A pregnant inmate in Lauderdale County Jail wanted to get an abortion. The Sheriff had a policy that “non-emergency” medical services that could not be handled by jail staff required a court order directing the Sheriff’s Department to transport for services. The district attorney opposed both the transportation and the abortion, writing a letter to the Sheriff, with a copy to the court file.  

We filed suit claiming that the refusal to transport, and the requirement for a court order, violated Jane Doe’s fundamental right to obtain an abortion if she chose to do so and that the refusal further constituted cruel and unusual punishment. There were four published cases addressing similar policies around the country. The Third Circuit struck down such a requirement on both grounds that we alleged. The Supreme Court of Arizona struck down the requirement based upon the constitutional right to choose. The Fifth Circuit upheld such a policy while the Eighth Circuit struck down a policy that prevented abortions, and cited the Fifth Circuit as a reasonable alternative.

We filed the lawsuit on July 20 and a hearing on our motion for a TRO or preliminary injunction was held in Huntsville on July 27. The judge promised a decision by Friday, July 31. In the meantime, the District Attorney filed a petition for termination of parental rights and the state court appointed an attorney for Jane Doe (an attorney first licensed in September 2014 who is affiliated with a Christian church and day care center that has a link to an anti-abortion website on its webpage) and a guardian ad litem for the fetus. The attorney and GAL then visited Jane Doe together at the jail on July 28. The next day, the attorney prepared an affidavit for Jane Doe to sign stating that she had changed her mind and that “I no longer desire to pursue an abortion procedure and intend to carry the unborn child to full term and birth. I have arrived at this decision of my own volition and choosing without any promise of present and/or future consideration and without any undue influence, duress, or threat of harm, whether actual or implied.” The affidavit went on to state that “I no longer desire to pursue litigation in the United States District Court for the Northern District of Alabama (Civil Action No. 3: 15-cv-01215-AKK) to demand an abortion of my unborn child.” Judge Kallon held an evening phone conference with the attorneys, ordered a hearing in Florence on July 31, and further ordered that Jane Doe be brought to the hearing. The state court termination of parental rights action was “put on hold” given her change of mind.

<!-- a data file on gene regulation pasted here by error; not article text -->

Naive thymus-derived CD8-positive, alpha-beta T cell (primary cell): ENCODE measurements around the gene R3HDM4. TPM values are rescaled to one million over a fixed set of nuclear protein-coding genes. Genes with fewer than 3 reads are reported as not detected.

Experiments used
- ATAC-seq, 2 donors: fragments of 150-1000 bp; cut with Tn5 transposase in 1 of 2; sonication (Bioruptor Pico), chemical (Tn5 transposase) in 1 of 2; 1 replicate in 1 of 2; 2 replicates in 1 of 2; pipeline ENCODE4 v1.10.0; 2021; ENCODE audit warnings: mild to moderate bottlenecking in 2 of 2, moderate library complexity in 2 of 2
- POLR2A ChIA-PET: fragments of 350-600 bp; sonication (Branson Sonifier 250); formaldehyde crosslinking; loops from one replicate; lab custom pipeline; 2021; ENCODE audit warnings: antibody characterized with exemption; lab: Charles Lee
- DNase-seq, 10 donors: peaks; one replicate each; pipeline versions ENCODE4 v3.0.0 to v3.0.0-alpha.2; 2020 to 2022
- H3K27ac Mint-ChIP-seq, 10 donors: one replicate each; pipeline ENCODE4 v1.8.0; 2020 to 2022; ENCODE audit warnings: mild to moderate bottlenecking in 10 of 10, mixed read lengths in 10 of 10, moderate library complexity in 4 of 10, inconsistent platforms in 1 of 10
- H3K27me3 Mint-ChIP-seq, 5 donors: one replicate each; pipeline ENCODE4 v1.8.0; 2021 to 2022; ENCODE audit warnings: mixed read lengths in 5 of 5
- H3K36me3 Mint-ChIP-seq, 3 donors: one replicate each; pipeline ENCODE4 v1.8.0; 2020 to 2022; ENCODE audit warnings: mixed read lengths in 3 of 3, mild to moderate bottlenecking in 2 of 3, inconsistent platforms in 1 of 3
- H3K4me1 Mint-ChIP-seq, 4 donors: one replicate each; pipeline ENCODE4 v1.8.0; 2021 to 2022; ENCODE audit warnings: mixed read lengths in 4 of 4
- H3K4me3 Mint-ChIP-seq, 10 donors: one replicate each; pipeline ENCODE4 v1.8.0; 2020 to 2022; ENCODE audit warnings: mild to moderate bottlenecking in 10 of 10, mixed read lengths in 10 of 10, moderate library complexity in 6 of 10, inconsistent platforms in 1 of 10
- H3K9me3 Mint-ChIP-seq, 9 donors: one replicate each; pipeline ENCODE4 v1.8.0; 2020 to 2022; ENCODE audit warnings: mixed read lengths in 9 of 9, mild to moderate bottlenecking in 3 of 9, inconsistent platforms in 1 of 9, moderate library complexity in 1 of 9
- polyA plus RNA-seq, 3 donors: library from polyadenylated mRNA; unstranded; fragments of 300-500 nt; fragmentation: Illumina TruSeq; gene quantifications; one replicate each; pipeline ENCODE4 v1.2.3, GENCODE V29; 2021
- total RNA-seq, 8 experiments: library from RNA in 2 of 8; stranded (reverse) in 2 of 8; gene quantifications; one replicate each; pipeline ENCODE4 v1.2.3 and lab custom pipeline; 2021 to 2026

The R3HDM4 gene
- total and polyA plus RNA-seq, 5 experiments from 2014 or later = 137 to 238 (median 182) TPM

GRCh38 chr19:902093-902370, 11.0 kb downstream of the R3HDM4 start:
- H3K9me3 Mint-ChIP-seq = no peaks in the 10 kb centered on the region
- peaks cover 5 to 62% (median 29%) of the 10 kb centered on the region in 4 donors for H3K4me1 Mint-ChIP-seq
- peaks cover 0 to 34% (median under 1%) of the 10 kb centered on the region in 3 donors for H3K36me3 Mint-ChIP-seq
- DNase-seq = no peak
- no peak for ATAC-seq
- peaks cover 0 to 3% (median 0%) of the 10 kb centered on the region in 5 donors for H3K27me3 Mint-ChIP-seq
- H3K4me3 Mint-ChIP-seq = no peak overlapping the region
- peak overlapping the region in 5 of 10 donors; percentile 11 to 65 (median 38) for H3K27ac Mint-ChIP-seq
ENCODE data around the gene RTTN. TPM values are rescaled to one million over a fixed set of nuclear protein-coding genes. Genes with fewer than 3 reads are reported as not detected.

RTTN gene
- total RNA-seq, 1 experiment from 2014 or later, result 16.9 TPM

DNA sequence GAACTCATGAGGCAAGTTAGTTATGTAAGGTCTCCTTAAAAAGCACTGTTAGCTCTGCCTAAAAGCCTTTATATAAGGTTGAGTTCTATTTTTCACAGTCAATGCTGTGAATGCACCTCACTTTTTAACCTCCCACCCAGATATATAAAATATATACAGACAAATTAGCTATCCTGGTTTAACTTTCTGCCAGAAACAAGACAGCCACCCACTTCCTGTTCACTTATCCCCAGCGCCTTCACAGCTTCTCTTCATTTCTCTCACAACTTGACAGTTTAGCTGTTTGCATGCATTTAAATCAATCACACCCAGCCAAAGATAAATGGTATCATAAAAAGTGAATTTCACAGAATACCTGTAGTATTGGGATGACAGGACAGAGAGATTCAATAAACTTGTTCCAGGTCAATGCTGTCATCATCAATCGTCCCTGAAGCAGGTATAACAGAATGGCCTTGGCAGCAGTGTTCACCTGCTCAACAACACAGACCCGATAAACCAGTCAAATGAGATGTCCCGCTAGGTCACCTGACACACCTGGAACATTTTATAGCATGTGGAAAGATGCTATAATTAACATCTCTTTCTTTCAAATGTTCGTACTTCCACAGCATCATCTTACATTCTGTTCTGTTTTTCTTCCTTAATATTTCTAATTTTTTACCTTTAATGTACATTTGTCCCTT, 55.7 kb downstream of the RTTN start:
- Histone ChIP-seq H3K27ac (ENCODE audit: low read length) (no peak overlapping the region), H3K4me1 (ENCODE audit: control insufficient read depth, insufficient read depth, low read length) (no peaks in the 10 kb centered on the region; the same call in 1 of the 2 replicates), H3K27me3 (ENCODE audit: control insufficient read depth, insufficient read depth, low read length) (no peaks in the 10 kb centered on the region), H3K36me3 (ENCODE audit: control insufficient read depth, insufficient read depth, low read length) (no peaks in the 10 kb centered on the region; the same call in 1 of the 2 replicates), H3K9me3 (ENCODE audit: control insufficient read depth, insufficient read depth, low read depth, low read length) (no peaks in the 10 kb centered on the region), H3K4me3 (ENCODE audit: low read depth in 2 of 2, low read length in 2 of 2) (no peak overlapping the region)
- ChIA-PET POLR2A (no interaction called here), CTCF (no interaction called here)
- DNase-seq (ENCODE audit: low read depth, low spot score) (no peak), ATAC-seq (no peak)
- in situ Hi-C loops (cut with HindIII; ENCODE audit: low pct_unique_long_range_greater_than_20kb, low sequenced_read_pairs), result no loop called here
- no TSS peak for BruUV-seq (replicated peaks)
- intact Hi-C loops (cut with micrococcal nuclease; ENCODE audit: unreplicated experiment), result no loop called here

At the July 31 hearing, Jane Doe testified that she did not want an abortion and did not want to pursue the case any further. The Court thus dismissed the action.

The case is closed.

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